The existence of quantum computers and Shor's algorithm poses an imminent threat to classical public-key cryptosystems. These cryptosystems are currently used for the exchange of keys between servers and clients over the Internet. The Internet of Things (IoT) is the next step in the evolution of the Internet, and it involves the connection of millions of low-powered and resource-constrained devices to the network. Because quantum computers are becoming more capable, the creation of a new cryptographic standard that cannot be compromised by them is indispensable. There are several current proposals of quantum-resistant or post-quantum algorithms that are being considered for future standards. Given that the IoT is increasing in popularity, and given its resource-constrained nature, it is worth adapting those new standards to IoT devices. In this work, we study some post-quantum cryptosystems that could be suitable for IoT devices, adapting them to work with current cryptography and communication software, and conduct a performance measurement on them, obtaining guidelines for selecting the best for different applications in resource-constrained hardware. Our results show that many of these algorithms can be efficiently executed in current IoT hardware, providing adequate protection from the attacks that quantum computers will eventually be capable of.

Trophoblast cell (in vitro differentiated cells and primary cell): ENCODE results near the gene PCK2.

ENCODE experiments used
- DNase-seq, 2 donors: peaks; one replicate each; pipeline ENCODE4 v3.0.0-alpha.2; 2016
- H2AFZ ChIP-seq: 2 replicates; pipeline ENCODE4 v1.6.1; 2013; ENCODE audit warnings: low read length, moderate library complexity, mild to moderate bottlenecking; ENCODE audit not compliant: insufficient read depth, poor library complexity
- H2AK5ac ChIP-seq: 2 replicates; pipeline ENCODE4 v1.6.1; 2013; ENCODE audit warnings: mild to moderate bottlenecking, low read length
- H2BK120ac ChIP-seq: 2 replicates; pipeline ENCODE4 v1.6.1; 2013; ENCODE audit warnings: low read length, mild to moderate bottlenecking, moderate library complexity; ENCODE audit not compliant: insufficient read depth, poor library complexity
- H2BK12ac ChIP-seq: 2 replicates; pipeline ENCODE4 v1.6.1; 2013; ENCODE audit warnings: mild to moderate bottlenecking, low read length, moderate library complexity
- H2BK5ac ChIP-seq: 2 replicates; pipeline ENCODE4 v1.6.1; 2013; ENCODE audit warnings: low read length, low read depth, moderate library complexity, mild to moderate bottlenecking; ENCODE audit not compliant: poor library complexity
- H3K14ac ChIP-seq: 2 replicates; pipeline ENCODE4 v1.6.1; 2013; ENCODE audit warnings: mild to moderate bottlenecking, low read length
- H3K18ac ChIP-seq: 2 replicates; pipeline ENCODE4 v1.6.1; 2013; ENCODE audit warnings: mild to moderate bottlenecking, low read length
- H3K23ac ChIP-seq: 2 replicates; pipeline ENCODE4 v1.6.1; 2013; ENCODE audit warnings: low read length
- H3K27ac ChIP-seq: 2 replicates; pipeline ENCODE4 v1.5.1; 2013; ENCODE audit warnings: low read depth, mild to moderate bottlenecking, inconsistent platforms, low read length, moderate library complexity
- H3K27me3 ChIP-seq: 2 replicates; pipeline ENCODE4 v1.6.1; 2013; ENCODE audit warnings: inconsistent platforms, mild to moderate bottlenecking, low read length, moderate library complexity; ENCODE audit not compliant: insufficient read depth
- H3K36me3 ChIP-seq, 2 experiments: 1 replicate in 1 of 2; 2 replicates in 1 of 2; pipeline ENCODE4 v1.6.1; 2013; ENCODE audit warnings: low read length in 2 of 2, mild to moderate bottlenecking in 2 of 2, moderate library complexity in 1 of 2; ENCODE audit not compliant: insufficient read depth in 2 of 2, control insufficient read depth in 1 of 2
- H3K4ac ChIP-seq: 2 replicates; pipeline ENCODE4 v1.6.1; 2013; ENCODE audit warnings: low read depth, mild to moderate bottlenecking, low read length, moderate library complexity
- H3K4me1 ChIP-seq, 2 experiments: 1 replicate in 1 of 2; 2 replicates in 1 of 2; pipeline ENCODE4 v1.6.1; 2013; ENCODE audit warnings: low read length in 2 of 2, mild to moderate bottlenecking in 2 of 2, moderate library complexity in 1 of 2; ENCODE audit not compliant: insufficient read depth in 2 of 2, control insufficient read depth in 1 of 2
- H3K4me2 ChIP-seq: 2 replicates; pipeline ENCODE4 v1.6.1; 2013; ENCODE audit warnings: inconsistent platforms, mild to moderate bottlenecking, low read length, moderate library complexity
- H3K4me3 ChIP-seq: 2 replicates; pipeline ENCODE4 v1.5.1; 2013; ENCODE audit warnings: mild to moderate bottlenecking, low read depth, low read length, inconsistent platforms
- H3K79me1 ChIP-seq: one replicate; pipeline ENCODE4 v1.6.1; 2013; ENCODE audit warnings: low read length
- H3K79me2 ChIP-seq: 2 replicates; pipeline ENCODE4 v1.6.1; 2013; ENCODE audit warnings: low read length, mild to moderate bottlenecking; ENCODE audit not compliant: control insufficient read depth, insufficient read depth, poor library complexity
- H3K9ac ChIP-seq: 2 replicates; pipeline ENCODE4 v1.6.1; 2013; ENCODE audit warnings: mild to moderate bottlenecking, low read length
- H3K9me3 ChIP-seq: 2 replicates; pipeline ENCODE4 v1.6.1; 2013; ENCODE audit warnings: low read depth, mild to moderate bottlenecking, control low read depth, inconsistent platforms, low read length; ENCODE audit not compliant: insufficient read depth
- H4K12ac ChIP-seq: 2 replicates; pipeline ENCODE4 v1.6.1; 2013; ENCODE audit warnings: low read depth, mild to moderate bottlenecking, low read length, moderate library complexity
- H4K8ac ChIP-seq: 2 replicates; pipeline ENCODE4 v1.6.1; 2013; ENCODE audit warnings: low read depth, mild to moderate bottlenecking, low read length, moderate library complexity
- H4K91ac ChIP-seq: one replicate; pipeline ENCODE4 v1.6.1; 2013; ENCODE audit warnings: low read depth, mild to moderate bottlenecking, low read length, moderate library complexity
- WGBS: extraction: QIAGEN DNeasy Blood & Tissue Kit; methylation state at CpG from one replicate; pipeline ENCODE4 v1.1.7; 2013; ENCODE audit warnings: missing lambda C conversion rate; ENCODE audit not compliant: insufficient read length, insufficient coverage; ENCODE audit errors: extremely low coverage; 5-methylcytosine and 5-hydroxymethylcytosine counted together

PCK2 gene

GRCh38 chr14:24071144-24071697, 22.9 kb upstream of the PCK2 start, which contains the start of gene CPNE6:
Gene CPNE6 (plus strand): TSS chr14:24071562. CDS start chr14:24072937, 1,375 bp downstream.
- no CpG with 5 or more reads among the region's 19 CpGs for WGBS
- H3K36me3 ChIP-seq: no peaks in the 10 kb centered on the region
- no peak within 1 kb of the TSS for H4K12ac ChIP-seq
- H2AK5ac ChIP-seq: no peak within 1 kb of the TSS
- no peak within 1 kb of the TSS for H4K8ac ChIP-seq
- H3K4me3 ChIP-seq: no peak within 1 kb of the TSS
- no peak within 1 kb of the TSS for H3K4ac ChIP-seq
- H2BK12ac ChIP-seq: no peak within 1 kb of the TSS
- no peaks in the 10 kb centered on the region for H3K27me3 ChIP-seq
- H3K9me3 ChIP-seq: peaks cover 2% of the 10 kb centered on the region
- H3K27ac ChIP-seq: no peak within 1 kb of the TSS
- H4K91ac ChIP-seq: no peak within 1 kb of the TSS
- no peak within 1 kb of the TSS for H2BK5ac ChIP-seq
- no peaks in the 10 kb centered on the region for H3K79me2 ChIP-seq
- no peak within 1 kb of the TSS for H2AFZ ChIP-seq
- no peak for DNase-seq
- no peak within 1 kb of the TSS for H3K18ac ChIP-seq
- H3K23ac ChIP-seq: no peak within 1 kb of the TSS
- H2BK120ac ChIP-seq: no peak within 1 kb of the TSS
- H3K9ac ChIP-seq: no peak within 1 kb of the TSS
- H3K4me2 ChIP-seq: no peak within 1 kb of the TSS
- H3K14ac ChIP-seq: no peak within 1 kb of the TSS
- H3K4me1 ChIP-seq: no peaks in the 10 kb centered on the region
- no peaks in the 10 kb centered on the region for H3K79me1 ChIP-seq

Keywords: Internet of Things; post-quantum cryptography; resource-constrained devices.